Author: Harrison Zeff

Environment Sciences & Engi

A Tale of Two Water Authorities: Paying for excess capacity in shared water and wastewater systems

Dividing the costs of shared water infrastructure equitably among many potential users may not be as straightforward as it seems. In particular, infrastructure designed to meet future demands in a growing region will not operate at full capacity for significant periods of time while demands catch up with projections. In a previous installment, we wrote about how reservations can be made on this excess capacity by individual entities when ownership is shared. These reservations can be used to split the costs of development, operation, and maintenance based on projections of future growth. Agreements can also include provisions for redistributing capacity reservations when actual growth differs significantly from initial projections. In some cases, these provisions call for retroactive payments between the partners to make the distribution of cost sharing in previous years reflect the new capacity reservations.

However, shared infrastructure capacity is not always directly owned by the end-users. In many circumstances, it is instead owned by a regional entity such as water management authority (WMA). These entities may issue debt, operate facilities, and provide maintenance for regional water and wastewater systems components (reservoirs, treatment facilities, major transmission lines). They can act as wholesalers, recovering their costs through fees charged to member utilities that in turn directly sell water services to retail (individual) customers. Under this arrangement, individual members do not need to take ownership over excess capacity, instead paying only for the water services they use in a given year. However, these systems may still operate with excess capacity, and the cost of that capacity is passed along implicitly in the fees charged to utilities. Under this structure, the costs of excess capacity are not always borne by the members that end up using it. This post profiles two different approaches used by regional authorities, the Karengnodi Water Authority and the Tampa Bay Water Authority, to examine the different ways in which water authorities pass their costs to member utilities.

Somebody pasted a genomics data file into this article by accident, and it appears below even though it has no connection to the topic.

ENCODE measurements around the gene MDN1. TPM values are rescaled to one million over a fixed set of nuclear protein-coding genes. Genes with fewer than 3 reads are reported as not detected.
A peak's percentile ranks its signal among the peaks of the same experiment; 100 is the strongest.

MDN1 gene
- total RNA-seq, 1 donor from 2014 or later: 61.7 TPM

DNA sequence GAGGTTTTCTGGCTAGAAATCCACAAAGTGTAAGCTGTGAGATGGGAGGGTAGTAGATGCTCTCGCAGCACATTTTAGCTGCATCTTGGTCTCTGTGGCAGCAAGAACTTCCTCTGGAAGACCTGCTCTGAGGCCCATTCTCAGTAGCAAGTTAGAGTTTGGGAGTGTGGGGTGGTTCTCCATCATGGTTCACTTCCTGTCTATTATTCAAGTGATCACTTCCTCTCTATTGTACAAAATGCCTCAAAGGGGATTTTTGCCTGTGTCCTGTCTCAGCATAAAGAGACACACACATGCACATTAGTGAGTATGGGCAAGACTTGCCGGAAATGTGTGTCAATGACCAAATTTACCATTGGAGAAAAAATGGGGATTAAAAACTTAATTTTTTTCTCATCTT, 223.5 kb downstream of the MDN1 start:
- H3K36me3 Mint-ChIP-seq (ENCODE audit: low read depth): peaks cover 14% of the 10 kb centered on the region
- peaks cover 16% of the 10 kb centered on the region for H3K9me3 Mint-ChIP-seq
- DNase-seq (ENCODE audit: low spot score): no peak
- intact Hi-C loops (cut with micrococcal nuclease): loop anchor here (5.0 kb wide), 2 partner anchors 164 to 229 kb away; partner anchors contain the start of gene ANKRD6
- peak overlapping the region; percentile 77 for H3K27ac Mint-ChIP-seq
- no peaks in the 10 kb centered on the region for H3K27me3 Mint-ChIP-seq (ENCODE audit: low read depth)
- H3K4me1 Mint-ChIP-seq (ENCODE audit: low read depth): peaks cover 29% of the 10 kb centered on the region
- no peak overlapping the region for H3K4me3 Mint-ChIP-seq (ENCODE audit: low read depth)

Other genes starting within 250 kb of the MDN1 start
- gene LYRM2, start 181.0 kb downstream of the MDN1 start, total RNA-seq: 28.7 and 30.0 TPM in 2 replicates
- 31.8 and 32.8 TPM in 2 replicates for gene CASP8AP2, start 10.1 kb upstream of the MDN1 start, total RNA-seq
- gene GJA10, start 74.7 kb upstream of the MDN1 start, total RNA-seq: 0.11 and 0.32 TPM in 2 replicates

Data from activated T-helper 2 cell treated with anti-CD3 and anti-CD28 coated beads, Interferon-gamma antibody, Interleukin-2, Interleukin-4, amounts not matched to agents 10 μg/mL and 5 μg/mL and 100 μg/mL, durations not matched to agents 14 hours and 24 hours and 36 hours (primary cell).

Continue reading

Paying for Unused Capacity: Interlocal Agreements using Capacity Allocations

Constructing, maintaining, and upgrading water infrastructure entails large costs for local governments that can end up impacting budgets for years. The long lifespan of these projects often require development to be based on needs projected decades into the future, leaving significant excess capacity that must be paid for, but not used, in the interim.

Communities looking to help cut costs and reduce risk may be able to capitalize on this excess capacity by partnering with their neighbors via interlocal agreements to share infrastructure. These agreements can take many forms – joint ownership, interruptible purchase agreements, the formation of new semi-governmental entities – but their ultimate function is to spread the costs of unused capacity across a broader base of users, making them easier to finance. In order to develop equitable cost sharing agreements, interlocal agreements often rely on estimates of growth to determine who will use capacity in the future. It can be difficult to make longterm projections, and when the assumptions that form the foundation for an interlocal agreement turn out to be incorrect, one or more partners could be stuck with unanticipated liabilities.

This implicit risk could be a disincentive for communities to enter into interlocal agreements. As with any risk, managing it requires understanding it as much as possible. This is the first in a series of posts that examines how the allocation of unused capacity distributes risk among the partners in different types of interlocal agreements. Here we look at two examples of how unused capacity is paid for when infrastructure is shared through capacity allocations.

Continue reading